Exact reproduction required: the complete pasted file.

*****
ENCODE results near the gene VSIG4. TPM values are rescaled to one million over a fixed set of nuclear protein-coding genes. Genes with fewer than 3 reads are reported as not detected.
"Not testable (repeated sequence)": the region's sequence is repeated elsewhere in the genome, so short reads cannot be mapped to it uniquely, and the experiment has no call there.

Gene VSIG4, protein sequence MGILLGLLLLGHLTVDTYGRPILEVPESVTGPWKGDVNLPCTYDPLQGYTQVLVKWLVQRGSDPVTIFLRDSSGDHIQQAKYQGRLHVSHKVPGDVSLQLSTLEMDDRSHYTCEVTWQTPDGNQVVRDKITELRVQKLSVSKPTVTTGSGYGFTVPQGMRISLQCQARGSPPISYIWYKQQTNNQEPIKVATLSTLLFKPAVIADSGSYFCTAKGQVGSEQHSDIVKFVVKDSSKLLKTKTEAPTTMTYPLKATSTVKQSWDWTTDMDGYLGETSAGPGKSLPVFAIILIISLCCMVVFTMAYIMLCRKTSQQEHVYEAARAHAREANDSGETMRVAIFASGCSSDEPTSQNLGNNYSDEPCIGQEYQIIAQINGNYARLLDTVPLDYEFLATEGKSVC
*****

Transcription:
ENCODE results near the gene VSIG4. TPM values are rescaled to one million over a fixed set of nuclear protein-coding genes. Genes with fewer than 3 reads are reported as not detected.
"Not testable (repeated sequence)": the region's sequence is repeated elsewhere in the genome, so short reads cannot be mapped to it uniquely, and the experiment has no call there.

Gene VSIG4, protein sequence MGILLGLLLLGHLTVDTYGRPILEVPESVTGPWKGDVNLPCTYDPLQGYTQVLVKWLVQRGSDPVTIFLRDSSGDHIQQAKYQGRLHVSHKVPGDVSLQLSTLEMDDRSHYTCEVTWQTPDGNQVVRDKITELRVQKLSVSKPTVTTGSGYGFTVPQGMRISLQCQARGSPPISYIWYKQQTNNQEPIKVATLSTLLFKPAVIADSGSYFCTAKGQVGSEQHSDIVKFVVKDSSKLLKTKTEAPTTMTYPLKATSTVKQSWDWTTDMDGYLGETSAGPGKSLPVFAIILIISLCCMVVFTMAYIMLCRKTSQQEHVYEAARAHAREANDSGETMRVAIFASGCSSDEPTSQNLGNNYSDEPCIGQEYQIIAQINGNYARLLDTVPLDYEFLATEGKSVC